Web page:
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Beginner Fruit: Meyer Lemon Leaf Question

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CindyMzone5
Hobart, IN

October 13, 2012
10:16 AM

Post #9303975

I'm growing an improved (grafted) Meyer lemon in a pot. Purchased back in the spring. It's been outdoors all summer and even bloomed enough to produce a still-small lemon. I've brought it in for the winter and it's currently residing in my little heated hobby greenhouse where it would get the most sunlight. I've noticed that the veins on some of the leaves are yellowing and then the whole leaf yellows and drops off. Is this a result of the changing seasons, nutrient deficiency or too much water? I have fed it twice with Epsoma Citrus-Tone - once when planted in the pot and again 2 months ago. Any help is greatly appreciated.
Plancton
zones 10 to 11
United States

November 13, 2012
2:14 PM

Post #9332311

What type of soil you have in it? Does it stand all the time wet, or do you let the roots dry a bit within waterings? Sometimes is best to take out the first fruits so that the energy of the tree is wasted on better rooting system and the leaves. How big is the tree compared to the pot? what pot you're using? I've noticed that depending on the pot the substrate should be changed a bit. I personally use compost and 1/3 of river sand and it helps me with my citrus trees on pots. When they get to a big pot (5 to 10 gals) I would add more porous stuff on bottom, believe it or not styrofoam.
CindyMzone5
Hobart, IN

November 14, 2012
2:34 PM

Post #9333251

The leaf-yellowing has slowed down and I've moved my plant into the house. I had heard that they don't like hot or cold drafts so it's easier to protect it indoors even though the direct sunlight will be reduced. I also amended the soil in the pot - basically repotting it - and adding more compost. It was originally planted with Dr. Earth potting mix along with worm castings and fertilizer in the spring but probably needed some additional nutrients as well by now. The roots are not pot-bound and still had room so I didn't root-prune it. Can't remember what size pot I used but I did purchase the recommended size for a two to three year old tree (which is what I bought). It now gets misted every morning when I open the curtains. It hasn't ever sat in water but I added some gravel to the saucer to raise the pot up for insurance. It gets watered once a week so the soil is dry when it does get watered. I had also heard that it's not uncommon for citrus trees to drop some leaves but of course, I don't know what's excessive leaf-drop at this point.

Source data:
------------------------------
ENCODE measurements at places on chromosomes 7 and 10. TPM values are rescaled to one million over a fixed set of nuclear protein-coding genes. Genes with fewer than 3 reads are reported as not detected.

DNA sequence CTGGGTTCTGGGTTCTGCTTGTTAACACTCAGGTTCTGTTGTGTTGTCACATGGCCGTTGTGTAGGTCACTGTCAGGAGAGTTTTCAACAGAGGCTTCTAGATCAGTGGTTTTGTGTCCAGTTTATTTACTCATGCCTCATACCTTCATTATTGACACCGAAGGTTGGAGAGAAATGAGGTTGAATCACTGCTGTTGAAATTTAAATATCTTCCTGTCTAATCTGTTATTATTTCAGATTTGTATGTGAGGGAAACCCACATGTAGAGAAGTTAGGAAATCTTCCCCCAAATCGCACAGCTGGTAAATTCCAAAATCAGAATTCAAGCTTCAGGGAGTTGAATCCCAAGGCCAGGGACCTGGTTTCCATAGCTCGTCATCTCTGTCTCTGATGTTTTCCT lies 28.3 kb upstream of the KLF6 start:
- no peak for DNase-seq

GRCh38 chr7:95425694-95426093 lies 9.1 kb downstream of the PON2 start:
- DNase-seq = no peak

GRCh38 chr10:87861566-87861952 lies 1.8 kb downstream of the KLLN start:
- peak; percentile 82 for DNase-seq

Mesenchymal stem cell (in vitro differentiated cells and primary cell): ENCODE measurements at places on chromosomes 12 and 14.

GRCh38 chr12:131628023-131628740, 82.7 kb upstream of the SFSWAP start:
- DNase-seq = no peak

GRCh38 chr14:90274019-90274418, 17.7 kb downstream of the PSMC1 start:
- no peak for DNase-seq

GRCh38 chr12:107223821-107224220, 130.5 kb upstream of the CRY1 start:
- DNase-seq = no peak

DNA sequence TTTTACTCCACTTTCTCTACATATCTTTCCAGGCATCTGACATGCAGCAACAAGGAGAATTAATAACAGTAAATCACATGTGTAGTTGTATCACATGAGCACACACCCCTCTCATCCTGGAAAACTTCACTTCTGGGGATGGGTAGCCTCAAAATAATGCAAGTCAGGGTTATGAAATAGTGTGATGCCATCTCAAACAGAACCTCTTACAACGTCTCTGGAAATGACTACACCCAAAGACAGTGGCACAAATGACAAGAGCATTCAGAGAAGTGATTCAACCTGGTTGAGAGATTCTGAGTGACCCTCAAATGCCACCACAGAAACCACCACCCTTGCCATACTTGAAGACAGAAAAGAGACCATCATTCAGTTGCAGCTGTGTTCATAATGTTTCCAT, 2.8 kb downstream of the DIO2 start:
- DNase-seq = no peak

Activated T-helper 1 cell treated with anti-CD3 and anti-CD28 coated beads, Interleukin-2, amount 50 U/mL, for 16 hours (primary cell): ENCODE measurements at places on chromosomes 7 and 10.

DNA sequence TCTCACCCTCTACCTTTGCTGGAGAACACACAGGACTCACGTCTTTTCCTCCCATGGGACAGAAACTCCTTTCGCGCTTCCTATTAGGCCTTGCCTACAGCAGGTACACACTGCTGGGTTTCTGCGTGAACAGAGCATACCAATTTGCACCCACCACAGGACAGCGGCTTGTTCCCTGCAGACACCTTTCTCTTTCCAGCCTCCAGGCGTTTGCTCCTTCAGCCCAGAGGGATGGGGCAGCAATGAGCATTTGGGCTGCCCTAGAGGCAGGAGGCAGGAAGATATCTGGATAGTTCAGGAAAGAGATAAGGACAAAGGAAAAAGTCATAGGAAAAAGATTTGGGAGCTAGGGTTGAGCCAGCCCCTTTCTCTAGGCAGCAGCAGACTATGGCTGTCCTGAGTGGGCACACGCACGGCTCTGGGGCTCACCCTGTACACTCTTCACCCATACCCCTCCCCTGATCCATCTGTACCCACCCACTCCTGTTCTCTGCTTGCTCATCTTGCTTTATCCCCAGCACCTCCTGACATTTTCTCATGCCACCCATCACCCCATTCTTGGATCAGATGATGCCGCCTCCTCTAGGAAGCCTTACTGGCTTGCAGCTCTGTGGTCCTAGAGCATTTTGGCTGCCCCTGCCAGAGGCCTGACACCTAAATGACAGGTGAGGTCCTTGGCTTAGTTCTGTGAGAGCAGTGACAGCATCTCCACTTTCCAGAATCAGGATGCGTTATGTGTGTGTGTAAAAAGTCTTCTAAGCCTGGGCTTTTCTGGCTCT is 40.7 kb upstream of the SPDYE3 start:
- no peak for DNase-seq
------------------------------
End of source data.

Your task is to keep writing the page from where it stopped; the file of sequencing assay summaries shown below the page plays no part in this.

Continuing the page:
Plancton
zones 10 to 11
United States

December 6, 2012
7:30 PM

Post #9351834

Love them meyeri trees :) fruit is so big and juice when you cultivate them and let them ripen on the plant... I bit of leave lost is never a bad thing, the plant will be adapting to the temps and it looks that with your care it will get better and better.

Greatest thing on citrus is that when they get older they become more or less indestructible (by any pests)

I suggest that you also try a nice compost tea for it. A plant with micronutrients tends always to be healthier... when something is not in the soil, and the plant needs it, that's when probs come.

I think that the plant might have only been affected by the temp stress. But it's always good to ask to a gardener in your area. I did got bit of that black mildew (don't know the name in english) on one of my meyeris that are in situ this year... was as simple as a soap, oil and water mix ,and then caressing the leaves with care. Ussually diff flies take care of that, but on this plant there was an ant pile very close, and where there are ants, the other flies can't do their work :p ... and the plant got it from an old valencia tree... but since the tree is already old, it handles anything by its own, but the poor meyeri was only 1 year old. It loosed a couple leaves with the treatment, but now it's back and producing more branches... now it will be a matter of waiting for the right moon (if you believe on that) and decided what branches I want to keep.

It's good for citrus (and most trees) to have a nice airflow on them branches... since citrus are more like a bush/tree hybrid it's always goo to train them

You could also do a worm castings tea as well, but since it already has been newly replanted it can wait easily a couple more months... sorry I couldn't be of any more help.
Please send a pic so we can see it ^___^ sending it good vibes from here. Hope it gets to be a great producer
CindyMzone5
Hobart, IN

December 7, 2012
10:19 AM

Post #9352268

Thanks, Plancton, for the tips! The leaf drop has stopped after losing about 10 leaves except for one branch - the one with the big ripening fruit. The leaves on that one branch aren't quite as green as the rest of the tree. Wondering if I'd lose that branch once the fruit is ripe enough to pick. I did tip prune just a bit to get my lopsided tree in balance and snipped off a few of the thorns to protect my fingers. I figure I'll give it some compost tea in another month or so (have both oak leaf and worm compost). I did purchase a floor lamp for it with five fixtures, all with full spectrum CFLs to make up for the poor winter light here and it's on about 16 hours a day. Haven't seen any mildew on it but our summer was pretty dry.

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